Black Bear Researcher
The Whistler Black Bear Project is asking for your help in collecting information on the differences in colour and litter size of black bear families in the Sea-to-Sky Corridor.
BEAR FAMILY REPORTS is an informal monitoring program which allows residents or visitors the opportunity to learn more about black bears and participate in increasing the database on female black bear biology. This program is ideal for those who frequently sight bears during home, work, or recreational activity.
Every year numerous sightings erupt from Furry Creek, Britannia, Squamish, Brackendale, Pinecrest, Whistler, Pemberton, Mount Currie, and DArcy. Litter sizes and pelage colour of mother bears and their young differ significantly amongst those communities due to habitat quality (food supply: berries vs. salmon vs. agricultural crops vs. garbage), habitat type, and genetic pools.
Many residents live within or along the edge of female black bear territories. Females often situate a portion of enhanced habitat, such as a golf course, along the edge of their territory to reduce the number of interactions with other bears who are also attracted to the diverse food sources. Female bears are more wary of encounters with male bears than they are with humans.
Many recreational facilities enhance bear habitat, improving food supply for female black bears. Females habituate to human activity more successfully than adult males in order to exploit the enhanced food sources that they require from higher energetic demands of offspring (reproduction and hibernation). Females will often tolerate human disturbance longer than adult males. Ski areas, golf courses, horseback riding stables, ATV operators, and guided hikers, bikers, and fishermen all provide recreational opportunities in suitable and/or enhanced habitats for black bears.
Information required for a BEAR FAMILY REPORT is date, location, litter size (number of cubs or yearlings), and colour (black, chocolate brown, reddish brown, blonde) of mother and offspring.
An example of a BEAR FAMILY REPORT would be: May 15, Loggers Lake, black mother with 1 brown and 1 black cub.
There may be confusion as to whether the offspring are COY (cubs-of-the-year) or yearlings (1-year old cubs). COY are born in January and emerge from the den with their mother during May in Whistler and as early as April in Squamish and Pemberton. COY are .5 pounds at birth and emerge at 10-20 pounds. Cub size depends on litter size the smaller the litter the larger the cub and the larger the litter the smaller the cub.
Cubs stay with their mothers for 17-19 months. Mother bears separate their families prior to mating. Daughters remain in their natal range (mothers territory) and sons abruptly or gradually disperse. Sons are forced out of their natal range to avoid inbreeding and potential predation on their mothers future offspring.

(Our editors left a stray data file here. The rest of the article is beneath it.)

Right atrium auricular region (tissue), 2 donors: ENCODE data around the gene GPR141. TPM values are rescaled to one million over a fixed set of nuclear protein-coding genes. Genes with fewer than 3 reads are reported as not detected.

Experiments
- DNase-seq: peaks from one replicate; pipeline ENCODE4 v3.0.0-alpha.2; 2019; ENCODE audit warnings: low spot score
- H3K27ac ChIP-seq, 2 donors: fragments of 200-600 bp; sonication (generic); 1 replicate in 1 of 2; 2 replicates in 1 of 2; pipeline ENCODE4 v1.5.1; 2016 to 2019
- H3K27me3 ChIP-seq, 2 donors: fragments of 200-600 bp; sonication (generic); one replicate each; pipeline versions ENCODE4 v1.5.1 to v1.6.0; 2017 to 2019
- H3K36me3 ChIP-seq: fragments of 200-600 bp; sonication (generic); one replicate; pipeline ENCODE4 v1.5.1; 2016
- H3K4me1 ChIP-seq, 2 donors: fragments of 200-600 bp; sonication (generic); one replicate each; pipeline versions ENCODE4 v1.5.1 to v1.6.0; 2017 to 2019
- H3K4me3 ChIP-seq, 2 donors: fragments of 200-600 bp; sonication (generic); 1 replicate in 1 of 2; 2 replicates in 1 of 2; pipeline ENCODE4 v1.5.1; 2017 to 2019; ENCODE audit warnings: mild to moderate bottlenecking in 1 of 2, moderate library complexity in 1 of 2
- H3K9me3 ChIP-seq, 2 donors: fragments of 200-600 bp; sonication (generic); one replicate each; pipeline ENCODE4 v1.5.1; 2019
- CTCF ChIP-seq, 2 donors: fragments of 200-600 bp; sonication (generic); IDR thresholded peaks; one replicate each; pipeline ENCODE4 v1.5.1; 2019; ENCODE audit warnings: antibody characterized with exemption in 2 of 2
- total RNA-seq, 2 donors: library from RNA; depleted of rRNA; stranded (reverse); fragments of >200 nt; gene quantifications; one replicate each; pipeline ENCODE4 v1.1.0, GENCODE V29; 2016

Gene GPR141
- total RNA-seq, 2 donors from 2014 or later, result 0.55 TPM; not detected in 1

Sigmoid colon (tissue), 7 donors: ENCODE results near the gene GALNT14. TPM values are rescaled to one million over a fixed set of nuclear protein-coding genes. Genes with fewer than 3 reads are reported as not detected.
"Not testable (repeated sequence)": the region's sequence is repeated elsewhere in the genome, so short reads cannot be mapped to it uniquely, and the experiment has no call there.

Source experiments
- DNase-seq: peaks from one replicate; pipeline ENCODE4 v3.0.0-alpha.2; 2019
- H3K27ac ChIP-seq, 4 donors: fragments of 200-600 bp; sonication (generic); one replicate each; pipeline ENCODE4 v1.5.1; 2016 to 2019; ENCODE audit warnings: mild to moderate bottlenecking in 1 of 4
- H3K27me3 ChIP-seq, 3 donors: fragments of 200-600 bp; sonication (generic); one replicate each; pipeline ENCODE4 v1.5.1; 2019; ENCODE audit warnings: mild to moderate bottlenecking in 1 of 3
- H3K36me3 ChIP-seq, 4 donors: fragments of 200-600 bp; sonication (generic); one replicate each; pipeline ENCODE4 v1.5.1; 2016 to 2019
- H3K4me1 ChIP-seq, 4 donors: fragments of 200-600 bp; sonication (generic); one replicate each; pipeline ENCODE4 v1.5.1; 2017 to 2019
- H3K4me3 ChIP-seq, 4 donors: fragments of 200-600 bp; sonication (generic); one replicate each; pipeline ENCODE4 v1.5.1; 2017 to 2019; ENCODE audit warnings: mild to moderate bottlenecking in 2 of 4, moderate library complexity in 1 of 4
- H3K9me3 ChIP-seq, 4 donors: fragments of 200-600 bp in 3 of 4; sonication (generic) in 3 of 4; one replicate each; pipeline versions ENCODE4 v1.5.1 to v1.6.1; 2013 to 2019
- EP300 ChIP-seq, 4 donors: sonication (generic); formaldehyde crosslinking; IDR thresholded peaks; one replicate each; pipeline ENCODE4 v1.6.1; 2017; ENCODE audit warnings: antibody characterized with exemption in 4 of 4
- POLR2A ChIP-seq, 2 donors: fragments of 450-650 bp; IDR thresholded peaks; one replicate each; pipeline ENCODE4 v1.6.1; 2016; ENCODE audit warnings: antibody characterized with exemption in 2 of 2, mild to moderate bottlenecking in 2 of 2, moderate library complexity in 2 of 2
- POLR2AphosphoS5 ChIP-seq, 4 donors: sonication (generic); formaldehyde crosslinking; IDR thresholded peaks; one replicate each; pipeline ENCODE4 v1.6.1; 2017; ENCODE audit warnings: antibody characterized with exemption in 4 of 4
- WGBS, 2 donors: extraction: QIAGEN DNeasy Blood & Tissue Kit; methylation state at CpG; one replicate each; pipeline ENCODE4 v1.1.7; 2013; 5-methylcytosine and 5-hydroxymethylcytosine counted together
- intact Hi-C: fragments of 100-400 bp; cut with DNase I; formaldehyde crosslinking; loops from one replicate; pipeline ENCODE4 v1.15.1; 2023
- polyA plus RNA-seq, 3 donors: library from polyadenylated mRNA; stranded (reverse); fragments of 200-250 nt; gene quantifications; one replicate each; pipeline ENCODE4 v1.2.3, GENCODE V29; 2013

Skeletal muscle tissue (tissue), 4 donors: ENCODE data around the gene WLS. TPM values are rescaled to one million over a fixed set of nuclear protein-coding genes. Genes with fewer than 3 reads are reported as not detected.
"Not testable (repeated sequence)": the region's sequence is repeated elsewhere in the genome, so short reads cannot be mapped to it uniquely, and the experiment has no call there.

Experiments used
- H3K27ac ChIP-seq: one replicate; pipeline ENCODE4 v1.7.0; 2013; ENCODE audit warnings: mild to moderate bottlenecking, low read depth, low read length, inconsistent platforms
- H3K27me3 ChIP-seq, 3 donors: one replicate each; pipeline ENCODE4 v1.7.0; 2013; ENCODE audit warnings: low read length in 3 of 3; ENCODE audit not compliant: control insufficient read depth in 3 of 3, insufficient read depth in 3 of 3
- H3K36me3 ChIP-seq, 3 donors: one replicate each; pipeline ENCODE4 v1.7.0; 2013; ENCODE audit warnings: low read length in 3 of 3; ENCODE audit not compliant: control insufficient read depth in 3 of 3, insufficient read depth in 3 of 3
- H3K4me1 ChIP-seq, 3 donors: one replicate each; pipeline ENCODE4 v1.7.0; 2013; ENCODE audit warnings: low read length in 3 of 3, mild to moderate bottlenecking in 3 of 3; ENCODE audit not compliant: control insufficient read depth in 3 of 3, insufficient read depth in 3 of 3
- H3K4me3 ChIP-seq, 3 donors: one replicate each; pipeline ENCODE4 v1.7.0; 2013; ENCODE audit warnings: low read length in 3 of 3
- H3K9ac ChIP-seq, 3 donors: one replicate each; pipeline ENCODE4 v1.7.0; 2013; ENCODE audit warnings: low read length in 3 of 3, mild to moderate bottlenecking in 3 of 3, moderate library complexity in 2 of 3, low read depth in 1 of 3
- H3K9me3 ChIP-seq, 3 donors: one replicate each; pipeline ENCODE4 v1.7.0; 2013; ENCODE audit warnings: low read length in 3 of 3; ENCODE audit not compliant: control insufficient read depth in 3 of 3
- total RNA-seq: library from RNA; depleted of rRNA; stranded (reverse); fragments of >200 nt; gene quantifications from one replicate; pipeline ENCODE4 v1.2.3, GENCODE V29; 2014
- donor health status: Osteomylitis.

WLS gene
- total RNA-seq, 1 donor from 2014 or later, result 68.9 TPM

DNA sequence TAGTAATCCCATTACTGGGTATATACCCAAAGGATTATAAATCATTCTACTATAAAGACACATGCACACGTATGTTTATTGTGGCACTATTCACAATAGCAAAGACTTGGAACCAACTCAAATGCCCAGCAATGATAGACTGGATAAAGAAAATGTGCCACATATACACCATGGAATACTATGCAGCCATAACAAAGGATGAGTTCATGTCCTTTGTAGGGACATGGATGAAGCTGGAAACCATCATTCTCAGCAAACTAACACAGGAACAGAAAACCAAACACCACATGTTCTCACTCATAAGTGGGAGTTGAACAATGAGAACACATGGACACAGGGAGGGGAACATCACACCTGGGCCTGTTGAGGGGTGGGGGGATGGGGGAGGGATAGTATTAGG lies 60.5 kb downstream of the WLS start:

Yearlings emerge with their mothers as 1-year old cubs (after their first hibernation together) during April in Whistler and as early as March in Squamish and Pemberton. Yearlings at 17-18 months old weigh 40-80 pounds.
Confirming that a single black bear is in fact a mother may be difficult because cubs and even yearlings can be treed or hidden in cover, usually behind the mother. A lactating female may be identified if a bear has swollen nipples or teats. These are usually observed two to each side of the bears lower chest, between the fore and hind legs. Depending on the length of guard hairs teats may be difficult to see. Cubs are weaned by 7-8 months. To my knowledge yearlings do not nurse.
Bear families should never be approached . Often just seeing the family once and verifying a distinct family group is enough to help guide further investigations. Photos are helpful but not necessary. It is more important to record an actual sighting of mother with cubs/or yearlings than to try and see if a single lactating bear has cubs.
Participants of BEAR FAMILY REPORTS will be listed in the Public Involvement Program database along with their sightings. A summary of all sightings will be distributed to participants at the end of the bear season. You can register a BEAR FAMILY REPORT by:
Mail: BEAR FAMILY REPORTS, Box 1781, Squamish, B.C. V0N 3G0
Be sure to include your name, mailing address, and phone number or e-mail.
The next BEARLIFE slide presentation Cubs, Clover, and Courtship begins at 7 p.m. in Whistler at the Fairmont Chateau on Tuesday, May 21, and in Squamish at the public library on Wednesday, June 5. Information or questions regarding black bears or cougars call 604-898-2713 or firstname.lastname@example.org